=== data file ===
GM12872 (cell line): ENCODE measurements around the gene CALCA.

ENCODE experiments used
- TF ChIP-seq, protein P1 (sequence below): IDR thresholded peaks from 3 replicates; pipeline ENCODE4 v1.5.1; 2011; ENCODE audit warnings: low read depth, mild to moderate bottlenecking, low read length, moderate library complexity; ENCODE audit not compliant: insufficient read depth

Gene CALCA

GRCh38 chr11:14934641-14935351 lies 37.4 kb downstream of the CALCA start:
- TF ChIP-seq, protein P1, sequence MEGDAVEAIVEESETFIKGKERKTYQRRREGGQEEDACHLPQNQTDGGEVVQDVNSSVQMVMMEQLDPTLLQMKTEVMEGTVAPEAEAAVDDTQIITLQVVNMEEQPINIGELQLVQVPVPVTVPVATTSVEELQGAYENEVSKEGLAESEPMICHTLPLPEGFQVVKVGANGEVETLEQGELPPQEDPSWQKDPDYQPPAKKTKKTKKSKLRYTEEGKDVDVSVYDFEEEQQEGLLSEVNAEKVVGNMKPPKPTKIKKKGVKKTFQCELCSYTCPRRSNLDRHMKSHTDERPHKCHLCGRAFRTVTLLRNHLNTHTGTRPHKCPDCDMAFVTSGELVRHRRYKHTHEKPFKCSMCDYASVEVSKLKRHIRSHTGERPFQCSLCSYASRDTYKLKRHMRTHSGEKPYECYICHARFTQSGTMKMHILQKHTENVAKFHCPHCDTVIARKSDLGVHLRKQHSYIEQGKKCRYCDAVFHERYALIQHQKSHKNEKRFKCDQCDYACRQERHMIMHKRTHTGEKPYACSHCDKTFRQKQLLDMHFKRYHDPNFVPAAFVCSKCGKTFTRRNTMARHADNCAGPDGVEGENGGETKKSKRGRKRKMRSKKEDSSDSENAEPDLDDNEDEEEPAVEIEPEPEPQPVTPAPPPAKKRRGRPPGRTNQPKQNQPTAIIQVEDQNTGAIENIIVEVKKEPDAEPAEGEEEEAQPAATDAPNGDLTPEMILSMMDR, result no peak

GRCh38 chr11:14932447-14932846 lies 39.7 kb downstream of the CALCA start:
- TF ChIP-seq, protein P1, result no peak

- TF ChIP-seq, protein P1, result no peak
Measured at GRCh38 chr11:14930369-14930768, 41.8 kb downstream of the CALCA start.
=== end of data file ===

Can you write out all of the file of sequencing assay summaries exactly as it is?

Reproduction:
GM12872 (cell line): ENCODE measurements around the gene CALCA.

ENCODE experiments used
- TF ChIP-seq, protein P1 (sequence below): IDR thresholded peaks from 3 replicates; pipeline ENCODE4 v1.5.1; 2011; ENCODE audit warnings: low read depth, mild to moderate bottlenecking, low read length, moderate library complexity; ENCODE audit not compliant: insufficient read depth

Gene CALCA

GRCh38 chr11:14934641-14935351 lies 37.4 kb downstream of the CALCA start:
- TF ChIP-seq, protein P1, sequence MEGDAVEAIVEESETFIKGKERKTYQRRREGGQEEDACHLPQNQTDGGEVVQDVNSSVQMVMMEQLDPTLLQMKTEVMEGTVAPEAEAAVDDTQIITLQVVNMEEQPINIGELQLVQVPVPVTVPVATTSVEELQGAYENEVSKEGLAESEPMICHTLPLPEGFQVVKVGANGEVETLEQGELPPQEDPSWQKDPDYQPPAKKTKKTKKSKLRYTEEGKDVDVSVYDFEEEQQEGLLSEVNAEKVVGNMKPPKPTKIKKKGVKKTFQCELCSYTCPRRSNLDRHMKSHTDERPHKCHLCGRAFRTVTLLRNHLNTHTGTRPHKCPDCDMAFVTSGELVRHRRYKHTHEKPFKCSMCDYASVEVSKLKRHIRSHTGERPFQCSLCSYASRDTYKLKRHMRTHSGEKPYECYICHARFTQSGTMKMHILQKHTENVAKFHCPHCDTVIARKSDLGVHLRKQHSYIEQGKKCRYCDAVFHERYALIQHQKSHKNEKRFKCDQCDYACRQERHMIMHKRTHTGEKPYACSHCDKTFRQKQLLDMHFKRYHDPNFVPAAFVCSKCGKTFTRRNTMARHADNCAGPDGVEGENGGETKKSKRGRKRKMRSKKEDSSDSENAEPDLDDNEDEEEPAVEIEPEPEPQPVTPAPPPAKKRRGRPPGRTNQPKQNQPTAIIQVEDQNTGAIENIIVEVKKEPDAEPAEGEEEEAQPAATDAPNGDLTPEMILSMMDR, result no peak

GRCh38 chr11:14932447-14932846 lies 39.7 kb downstream of the CALCA start:
- TF ChIP-seq, protein P1, result no peak

- TF ChIP-seq, protein P1, result no peak
Measured at GRCh38 chr11:14930369-14930768, 41.8 kb downstream of the CALCA start.